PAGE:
In 'Challengers', Three Movie Stars Are Born

How the horny ménage à trois at the film’s core marks an exciting new chapter for Zendaya, Mike Faist, and Josh O’Connor.

<p>Getty Images</p>

Getty Images

Long before anyone had actually seen Luca Guadagnino’s love triangle tennis saga Challengers, people knew about the kiss shared between its three co-leads, Zendaya, Mike Faist, and Josh O’Connor. First teased in a trailer in 2023, the moment was immediately met with a combination of excitement and slightly nervous curiosity: Would the movie really go there, following through on the implied homoeroticism of this horny bisexual set-up? Or, would it go the way of Armie Hammer and the peach in the director’s Call Me By Your Name, pulling out at last minute only to recolor the balls on Challengers’ tennis courts from yellow to blue?

Guadagnino fortunately opts for the former, beating the queerbaiting allegations with a close-up shot of Faist and O’Connor passionately making out. But what’s most memorable about the scene is not the sheer horny delight of seeing two hot young men finally act on what feels like years’ worth of pent-up sexual tension. Rather, it’s Zendaya, sitting between them and, mid-kiss, leaning back to get a better view of the action. With a sly smirk spread across her face, the actress looks like a naughty child smashing two naked Barbie dolls together. After using her body to coax these two boys into an intimate embrace, her voyeuristic self-satisfaction is palpable. Two guys kissing is hot, sure. But Zendaya’s reaction is just as titillating. And just as telling.

Perhaps more than any project before it, Challengers underscores the movie star magnetism encircling Zendaya. During the film’s many kinetic match sequences, the camera fixates on her gaze as her head swivels from one side of the court to the other. Even when she’s saying nothing, the movie sparkles just by having her in frame. But Guadagnino knows that two movie stars are better than one—and three is the best case scenario. To complement Zendaya’s likeability, the director tapped two worthy actors with similarly sparkling screen presences for a dynamically executed love triangle. (Just look at all those slow-motion action shots, reveling in the glistening sweat running down the svelte frames of Faist and O’Connor.) As a result, Challengers is more than just a fun movie; it feels like a true arrival for three of young Hollywood’s most promising talents.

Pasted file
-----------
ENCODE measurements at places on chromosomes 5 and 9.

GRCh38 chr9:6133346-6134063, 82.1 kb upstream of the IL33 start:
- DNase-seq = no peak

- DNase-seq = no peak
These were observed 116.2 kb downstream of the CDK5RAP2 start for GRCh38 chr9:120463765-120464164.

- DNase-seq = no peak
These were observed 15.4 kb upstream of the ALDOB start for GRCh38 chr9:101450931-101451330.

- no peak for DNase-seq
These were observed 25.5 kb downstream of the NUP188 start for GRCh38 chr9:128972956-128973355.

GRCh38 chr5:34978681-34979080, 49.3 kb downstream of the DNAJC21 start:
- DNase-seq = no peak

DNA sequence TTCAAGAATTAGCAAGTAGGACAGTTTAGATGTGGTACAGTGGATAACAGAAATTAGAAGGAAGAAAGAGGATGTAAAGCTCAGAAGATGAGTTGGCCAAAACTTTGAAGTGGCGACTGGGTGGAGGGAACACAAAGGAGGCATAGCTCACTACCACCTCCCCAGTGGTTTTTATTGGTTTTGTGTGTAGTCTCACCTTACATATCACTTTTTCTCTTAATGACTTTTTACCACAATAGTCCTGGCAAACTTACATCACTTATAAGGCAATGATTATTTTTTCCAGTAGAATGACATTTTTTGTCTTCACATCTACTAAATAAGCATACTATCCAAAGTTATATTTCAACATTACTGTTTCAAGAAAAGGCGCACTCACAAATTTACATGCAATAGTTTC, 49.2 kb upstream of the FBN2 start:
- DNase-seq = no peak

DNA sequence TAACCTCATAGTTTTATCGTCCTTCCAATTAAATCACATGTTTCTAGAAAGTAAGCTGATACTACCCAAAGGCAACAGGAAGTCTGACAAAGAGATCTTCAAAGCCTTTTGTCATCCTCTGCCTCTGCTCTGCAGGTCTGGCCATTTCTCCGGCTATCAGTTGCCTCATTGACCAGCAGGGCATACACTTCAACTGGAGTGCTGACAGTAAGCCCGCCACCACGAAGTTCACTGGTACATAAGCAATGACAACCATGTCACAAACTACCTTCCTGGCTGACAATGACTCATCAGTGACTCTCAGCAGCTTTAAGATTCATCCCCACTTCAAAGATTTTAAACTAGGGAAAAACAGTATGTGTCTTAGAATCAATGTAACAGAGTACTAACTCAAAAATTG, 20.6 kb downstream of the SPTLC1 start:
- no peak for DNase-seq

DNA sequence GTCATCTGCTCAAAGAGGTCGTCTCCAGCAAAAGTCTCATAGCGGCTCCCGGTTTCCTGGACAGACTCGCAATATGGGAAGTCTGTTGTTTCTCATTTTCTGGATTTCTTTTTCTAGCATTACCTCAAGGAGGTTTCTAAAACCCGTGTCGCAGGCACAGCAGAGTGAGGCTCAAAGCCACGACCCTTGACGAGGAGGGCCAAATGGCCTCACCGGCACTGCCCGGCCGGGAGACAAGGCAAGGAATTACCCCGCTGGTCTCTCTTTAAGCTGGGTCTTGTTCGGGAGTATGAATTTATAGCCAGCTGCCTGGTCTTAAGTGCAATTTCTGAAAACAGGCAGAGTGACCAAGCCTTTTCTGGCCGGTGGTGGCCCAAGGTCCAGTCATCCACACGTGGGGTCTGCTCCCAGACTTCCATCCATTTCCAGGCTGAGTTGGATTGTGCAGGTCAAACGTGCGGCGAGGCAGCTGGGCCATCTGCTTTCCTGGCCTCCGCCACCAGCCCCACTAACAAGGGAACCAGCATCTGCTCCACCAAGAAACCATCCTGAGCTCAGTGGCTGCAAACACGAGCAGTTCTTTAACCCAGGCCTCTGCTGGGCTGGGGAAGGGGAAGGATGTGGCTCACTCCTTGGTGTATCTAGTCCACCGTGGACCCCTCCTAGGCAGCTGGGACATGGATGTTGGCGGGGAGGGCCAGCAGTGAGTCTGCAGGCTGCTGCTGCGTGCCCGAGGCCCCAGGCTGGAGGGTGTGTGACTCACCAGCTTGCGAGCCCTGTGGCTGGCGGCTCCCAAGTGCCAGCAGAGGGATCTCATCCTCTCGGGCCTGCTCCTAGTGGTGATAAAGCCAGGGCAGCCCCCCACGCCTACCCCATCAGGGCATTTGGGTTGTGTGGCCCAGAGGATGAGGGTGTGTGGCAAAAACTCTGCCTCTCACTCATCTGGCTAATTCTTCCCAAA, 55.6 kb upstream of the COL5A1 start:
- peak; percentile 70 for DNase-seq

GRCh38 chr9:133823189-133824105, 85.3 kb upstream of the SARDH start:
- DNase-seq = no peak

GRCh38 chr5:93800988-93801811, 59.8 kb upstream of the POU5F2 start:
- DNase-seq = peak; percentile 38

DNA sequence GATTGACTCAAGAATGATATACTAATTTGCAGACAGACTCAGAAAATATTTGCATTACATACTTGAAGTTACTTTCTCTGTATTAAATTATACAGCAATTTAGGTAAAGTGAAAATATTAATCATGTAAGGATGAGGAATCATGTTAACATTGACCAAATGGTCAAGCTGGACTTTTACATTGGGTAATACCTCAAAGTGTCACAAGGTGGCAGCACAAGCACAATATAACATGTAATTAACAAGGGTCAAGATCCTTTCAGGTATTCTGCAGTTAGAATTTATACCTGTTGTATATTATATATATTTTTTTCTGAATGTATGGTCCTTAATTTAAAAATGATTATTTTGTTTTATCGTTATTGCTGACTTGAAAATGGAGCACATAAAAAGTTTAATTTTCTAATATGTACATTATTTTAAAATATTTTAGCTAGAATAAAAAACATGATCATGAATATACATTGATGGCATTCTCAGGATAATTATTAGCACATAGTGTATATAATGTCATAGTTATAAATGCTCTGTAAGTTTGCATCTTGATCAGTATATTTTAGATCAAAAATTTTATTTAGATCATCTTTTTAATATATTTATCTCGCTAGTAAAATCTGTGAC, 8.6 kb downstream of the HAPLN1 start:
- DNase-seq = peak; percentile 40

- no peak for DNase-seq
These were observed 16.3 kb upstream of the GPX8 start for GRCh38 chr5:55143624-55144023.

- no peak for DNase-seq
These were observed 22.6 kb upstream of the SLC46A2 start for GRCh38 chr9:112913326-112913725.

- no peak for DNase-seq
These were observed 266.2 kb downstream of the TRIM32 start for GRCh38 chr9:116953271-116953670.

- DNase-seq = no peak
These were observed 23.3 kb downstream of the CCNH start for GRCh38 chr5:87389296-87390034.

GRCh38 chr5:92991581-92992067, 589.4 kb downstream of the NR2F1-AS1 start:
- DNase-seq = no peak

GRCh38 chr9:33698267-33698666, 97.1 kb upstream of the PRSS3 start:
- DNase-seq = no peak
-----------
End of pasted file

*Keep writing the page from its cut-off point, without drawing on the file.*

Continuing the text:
In the film, the trio all play talented tennis players. Faist and O’Connor respectively star as the disciplined but shy Arthur “Art” Donaldson and the brashly impulsive Patrick Zweig, best friends from tennis camp, while Zendaya plays Tashi Duncan, a Serena Williams-style prodigy whose promising career is derailed by an injury. Stretching across 13 years, Challengers jumps back and forth in time to fill in blanks about how Tashi went from dating Patrick in their late teens to marrying and having a child with Art in their early 30s; somewhere along the line, a wedge is drawn between Patrick and Art. The film is bookended by a final match between the former doubles partners, though the stakes hinged on who wins take their time to come into full focus.

<p>Youtube @MGM</p>

Youtube @MGM

Of course, none of these actors are a true “discovery.” Zendaya has been an industry mainstay since she was a teen on beloved shows like Shake It Up and K.C. Undercover. In the half-decade since leaving her Disney Channel days behind, she has nabbed back-to-back Emmys for her raw portrayal of a teenage drug addict in HBO’s record-breaking Euphoria. Josh O’Connor has won an Emmy (and a Golden Globe), too, courtesy of his lauded portrayal of Prince Charles in The Crown, which turned an otherwise contemptible historical figure into someone vaguely deserving of pity. Even Faist, easily the least known of the trio, has been steadily rising the ranks for a while: after his scene-stealing performance in Steven Spielberg’s 2021 remake of West Side Story, the actor, already a Tony nominee, became the lucky recipient of an internet-grown campaign to get him nominated for an Oscar. (Alas, it didn’t work.)

Still, all three actors have felt just at the precipice of true movie superstardom. Despite her involvement in box office-smashing franchises like Dune and Marvel’s Spider-Man, Zendaya has yet to lead a film on her own. She tested the waters with Malcolm & Marie, a small project she made with Euphoria’s Sam Levinson during the pandemic, but that two-hander never saw the inside of a theater before landing on Netflix. Challengers is the mononymous actor’s first big-screen release with top-line billing—and as she’s made clear, there’s a lot riding on its success.